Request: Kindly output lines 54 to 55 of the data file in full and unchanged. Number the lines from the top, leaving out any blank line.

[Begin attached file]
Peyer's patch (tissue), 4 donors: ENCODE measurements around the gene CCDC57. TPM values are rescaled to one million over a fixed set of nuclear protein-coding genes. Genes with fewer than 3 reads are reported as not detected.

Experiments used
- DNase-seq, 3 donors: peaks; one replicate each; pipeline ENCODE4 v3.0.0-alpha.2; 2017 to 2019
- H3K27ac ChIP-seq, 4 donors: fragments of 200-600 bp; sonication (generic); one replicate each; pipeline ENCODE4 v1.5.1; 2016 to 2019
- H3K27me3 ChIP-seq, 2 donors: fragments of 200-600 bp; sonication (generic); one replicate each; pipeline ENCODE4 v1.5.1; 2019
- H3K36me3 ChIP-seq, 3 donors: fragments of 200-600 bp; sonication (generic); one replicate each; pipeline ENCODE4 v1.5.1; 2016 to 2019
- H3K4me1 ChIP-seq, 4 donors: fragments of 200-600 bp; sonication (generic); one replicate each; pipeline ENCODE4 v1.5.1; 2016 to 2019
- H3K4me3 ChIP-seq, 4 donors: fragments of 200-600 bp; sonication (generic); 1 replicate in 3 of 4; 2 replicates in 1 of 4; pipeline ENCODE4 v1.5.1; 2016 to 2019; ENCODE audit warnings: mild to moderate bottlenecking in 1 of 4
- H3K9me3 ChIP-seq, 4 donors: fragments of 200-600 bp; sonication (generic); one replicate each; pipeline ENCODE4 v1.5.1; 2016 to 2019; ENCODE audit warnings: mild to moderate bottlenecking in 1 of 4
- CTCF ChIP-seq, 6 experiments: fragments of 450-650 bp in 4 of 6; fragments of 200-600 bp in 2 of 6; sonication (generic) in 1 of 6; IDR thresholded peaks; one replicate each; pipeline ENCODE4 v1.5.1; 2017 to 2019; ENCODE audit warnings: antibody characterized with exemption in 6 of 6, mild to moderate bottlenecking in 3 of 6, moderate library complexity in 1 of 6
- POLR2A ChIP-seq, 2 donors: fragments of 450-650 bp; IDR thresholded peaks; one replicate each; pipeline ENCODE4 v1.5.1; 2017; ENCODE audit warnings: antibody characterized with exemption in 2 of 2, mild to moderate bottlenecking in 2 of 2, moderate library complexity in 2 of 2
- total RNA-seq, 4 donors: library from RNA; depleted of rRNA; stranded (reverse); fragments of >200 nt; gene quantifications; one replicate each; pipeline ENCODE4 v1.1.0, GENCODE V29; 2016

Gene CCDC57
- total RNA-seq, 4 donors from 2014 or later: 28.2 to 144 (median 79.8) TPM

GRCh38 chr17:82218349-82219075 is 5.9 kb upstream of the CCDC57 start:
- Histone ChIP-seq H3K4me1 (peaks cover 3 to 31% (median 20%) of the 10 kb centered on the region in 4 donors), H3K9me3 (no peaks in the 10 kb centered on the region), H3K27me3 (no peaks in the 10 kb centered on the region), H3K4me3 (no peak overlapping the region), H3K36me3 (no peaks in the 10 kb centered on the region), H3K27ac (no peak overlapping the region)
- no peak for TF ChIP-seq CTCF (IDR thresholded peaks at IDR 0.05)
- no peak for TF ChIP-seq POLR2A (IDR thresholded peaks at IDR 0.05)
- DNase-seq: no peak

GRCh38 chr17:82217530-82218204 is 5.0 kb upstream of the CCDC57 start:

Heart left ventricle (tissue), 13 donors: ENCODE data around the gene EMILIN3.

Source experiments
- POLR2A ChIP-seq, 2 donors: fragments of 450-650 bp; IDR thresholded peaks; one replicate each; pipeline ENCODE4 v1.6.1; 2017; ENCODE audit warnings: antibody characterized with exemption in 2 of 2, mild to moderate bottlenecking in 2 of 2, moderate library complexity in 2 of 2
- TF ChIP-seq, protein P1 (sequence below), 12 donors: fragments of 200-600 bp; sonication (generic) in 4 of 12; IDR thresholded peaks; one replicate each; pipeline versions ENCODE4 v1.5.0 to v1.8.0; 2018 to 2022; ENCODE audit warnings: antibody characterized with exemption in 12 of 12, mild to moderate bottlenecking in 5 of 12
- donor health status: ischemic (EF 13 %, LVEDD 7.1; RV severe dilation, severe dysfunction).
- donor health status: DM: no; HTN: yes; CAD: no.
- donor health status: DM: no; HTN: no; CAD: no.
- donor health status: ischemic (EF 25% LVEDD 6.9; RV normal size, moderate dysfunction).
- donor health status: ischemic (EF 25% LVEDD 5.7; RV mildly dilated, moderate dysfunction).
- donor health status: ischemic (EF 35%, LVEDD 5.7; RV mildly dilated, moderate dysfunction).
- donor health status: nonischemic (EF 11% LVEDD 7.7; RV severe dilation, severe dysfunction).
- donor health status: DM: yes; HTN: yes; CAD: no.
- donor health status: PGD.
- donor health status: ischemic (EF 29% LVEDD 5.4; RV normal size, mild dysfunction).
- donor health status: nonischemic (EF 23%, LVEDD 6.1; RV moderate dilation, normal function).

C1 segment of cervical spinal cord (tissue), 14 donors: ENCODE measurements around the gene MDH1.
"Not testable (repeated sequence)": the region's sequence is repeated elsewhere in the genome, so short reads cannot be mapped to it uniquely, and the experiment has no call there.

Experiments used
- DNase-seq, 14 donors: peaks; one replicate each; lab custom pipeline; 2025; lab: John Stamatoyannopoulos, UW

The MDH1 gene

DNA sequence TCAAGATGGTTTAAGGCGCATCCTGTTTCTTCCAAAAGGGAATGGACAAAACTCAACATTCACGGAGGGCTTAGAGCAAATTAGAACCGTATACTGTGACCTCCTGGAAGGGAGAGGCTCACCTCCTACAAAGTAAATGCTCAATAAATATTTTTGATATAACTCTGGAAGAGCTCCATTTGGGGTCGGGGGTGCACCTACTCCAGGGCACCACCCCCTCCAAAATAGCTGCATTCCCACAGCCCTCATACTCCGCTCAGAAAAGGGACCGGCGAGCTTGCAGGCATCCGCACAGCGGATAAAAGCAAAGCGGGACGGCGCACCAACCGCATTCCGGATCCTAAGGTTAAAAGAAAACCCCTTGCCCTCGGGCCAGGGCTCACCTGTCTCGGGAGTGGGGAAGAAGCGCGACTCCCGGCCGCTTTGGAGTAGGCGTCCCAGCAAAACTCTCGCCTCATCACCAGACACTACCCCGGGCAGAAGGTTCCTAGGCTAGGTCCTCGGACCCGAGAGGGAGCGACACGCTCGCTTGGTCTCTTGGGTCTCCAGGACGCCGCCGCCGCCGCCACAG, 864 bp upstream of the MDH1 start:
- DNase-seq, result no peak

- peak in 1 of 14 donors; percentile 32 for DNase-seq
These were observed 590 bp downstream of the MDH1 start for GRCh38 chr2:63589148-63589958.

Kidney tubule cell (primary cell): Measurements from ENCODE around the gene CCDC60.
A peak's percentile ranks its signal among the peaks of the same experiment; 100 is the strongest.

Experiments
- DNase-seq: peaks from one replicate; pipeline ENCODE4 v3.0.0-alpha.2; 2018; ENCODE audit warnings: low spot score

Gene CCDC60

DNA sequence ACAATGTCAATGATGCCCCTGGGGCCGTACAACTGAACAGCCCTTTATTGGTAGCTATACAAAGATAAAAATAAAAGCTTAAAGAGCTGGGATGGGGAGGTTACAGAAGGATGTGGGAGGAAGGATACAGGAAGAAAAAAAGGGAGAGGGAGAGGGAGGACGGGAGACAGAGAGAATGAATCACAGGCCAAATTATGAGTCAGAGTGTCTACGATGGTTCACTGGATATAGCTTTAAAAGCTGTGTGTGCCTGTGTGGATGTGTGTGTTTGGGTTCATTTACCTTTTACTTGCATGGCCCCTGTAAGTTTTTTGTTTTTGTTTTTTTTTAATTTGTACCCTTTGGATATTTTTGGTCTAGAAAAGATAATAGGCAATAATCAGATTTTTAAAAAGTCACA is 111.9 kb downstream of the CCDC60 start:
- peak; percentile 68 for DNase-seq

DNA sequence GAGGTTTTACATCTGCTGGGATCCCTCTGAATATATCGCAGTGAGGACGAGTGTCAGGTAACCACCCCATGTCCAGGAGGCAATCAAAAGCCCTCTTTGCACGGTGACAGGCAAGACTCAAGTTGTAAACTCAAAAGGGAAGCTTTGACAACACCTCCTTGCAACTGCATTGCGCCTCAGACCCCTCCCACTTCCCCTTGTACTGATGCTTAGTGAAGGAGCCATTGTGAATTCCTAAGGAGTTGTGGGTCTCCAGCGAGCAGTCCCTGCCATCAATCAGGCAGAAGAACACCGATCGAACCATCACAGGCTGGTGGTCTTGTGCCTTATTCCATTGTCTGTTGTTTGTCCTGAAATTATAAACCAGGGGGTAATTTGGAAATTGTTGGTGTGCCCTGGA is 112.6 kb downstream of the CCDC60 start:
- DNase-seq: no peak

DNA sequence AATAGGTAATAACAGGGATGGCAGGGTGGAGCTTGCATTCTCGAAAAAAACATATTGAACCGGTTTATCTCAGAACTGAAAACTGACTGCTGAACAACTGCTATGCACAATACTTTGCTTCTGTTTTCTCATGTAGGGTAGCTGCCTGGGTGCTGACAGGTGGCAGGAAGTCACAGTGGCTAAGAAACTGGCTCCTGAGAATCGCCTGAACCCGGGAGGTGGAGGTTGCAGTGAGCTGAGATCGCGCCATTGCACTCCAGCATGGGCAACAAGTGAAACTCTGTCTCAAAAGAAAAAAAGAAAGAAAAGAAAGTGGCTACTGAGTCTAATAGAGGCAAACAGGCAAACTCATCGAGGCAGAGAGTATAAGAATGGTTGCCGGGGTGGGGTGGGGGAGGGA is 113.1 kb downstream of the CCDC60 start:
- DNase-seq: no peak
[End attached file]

DNA sequence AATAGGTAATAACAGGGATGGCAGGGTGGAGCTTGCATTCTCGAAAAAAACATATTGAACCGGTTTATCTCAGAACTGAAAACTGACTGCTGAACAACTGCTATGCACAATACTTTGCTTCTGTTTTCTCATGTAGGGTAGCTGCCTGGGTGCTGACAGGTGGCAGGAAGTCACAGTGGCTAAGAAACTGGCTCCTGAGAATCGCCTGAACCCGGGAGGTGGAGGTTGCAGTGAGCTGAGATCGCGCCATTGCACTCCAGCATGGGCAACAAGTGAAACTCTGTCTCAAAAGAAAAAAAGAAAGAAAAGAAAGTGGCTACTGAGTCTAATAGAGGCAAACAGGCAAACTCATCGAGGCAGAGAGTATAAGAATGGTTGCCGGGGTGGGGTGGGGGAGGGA is 113.1 kb downstream of the CCDC60 start:
- DNase-seq: no peak